Receptive and Expressive Language as Predictors of Restricted and Repetitive Behaviors in Young Children with Autism Spectrum Disorders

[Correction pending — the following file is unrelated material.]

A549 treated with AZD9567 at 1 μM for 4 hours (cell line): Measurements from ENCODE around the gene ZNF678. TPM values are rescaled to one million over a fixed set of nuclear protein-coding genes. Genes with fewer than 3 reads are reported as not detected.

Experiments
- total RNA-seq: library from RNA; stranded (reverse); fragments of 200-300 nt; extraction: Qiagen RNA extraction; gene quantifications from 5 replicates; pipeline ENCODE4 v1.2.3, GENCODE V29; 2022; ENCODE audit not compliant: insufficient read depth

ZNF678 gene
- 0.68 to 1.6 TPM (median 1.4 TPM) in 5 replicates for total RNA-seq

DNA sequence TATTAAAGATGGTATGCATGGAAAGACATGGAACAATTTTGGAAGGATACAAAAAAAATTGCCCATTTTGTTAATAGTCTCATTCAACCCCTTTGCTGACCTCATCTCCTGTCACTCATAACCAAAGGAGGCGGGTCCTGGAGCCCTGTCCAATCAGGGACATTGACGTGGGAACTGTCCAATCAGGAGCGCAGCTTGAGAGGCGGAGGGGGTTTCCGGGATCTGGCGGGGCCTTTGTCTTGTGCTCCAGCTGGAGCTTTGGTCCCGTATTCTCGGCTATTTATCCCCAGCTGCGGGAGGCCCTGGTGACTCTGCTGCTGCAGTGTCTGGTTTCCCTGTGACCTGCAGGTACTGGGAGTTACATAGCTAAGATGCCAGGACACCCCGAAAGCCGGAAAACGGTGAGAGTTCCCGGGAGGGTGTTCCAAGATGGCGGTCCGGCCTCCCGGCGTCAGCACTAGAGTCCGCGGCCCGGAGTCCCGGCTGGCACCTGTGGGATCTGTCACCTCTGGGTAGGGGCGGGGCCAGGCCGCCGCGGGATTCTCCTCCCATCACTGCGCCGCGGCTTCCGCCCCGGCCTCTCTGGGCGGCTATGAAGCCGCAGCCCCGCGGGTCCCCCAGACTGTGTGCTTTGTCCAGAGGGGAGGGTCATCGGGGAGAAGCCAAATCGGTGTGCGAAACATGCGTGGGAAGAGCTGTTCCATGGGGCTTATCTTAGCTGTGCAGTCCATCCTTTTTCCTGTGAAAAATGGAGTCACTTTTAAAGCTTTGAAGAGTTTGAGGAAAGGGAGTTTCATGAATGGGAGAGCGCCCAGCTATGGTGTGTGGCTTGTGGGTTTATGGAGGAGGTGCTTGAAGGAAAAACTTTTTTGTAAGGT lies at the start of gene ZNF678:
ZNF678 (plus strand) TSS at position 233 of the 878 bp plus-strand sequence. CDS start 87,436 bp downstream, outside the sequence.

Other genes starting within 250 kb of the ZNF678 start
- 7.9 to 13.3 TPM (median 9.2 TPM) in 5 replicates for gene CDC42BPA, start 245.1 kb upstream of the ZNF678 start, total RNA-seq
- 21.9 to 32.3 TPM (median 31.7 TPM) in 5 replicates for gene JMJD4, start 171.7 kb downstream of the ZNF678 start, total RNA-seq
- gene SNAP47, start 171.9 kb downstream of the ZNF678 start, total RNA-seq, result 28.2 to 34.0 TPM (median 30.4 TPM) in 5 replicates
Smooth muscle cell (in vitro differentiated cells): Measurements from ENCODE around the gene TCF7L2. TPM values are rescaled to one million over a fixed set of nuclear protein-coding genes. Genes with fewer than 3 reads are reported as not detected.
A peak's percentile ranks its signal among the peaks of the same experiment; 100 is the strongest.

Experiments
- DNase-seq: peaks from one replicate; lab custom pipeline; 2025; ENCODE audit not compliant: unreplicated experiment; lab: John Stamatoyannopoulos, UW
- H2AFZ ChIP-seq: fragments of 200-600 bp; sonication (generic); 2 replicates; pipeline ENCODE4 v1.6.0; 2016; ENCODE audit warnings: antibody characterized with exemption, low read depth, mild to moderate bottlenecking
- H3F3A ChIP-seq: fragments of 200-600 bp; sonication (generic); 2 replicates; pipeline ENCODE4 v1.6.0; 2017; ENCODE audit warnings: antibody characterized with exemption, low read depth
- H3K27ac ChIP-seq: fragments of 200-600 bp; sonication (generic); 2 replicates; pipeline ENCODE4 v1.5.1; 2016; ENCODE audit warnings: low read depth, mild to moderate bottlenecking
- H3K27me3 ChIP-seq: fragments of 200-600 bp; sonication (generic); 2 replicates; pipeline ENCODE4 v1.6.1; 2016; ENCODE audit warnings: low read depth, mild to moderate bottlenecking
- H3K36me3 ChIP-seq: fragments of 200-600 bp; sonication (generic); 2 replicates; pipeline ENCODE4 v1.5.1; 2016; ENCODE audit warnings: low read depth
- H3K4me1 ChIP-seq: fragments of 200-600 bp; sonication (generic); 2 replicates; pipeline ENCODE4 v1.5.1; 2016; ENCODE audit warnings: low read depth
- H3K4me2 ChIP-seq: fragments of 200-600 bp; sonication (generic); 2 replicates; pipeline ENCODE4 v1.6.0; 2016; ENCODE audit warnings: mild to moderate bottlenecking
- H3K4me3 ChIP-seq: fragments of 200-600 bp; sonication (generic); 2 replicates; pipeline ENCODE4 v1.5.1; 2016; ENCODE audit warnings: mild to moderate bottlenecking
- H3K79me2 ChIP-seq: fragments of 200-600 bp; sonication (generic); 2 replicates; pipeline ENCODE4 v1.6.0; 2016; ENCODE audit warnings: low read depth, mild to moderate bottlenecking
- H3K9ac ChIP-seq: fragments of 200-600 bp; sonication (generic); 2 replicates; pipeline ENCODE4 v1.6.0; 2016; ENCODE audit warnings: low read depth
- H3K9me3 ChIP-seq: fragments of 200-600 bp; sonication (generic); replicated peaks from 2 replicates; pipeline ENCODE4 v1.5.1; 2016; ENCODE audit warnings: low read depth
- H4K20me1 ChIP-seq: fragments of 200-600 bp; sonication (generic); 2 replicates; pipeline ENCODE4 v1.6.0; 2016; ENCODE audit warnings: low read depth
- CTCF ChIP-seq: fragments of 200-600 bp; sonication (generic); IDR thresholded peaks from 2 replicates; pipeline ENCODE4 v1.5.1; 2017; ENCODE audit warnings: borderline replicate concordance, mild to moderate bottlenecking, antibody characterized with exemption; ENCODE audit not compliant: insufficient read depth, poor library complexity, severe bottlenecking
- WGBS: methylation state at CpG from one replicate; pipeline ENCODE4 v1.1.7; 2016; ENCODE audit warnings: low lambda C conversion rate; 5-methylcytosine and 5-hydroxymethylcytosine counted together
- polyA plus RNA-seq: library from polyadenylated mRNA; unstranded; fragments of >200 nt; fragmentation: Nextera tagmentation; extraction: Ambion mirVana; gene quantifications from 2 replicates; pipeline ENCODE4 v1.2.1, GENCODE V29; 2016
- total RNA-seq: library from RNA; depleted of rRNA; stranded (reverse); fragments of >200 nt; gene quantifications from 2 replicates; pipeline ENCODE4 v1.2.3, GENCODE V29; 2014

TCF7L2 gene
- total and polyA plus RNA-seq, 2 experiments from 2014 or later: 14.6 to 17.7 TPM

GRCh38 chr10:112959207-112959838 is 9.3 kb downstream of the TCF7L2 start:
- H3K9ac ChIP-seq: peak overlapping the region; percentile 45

This study examined whether language skills and nonverbal cognitive skills were associated with clinician-observed restricted and repetitive behaviors (RRBs) in a sample of 115 children with autism spectrum disorders (ASD) at ages 2 and 3. By age 3, RRBs were significantly negatively correlated with receptive and expressive language, as well as nonverbal cognitive skills. Increases in receptive and expressive language from age 2 to 3 significantly predicted decreases in RRBs, controlling for age in months, time between visits, and gains in nonverbal cognitive skills. This study contributes to the limited research that has examined early patterns and predictors of RRBs in young children with ASD.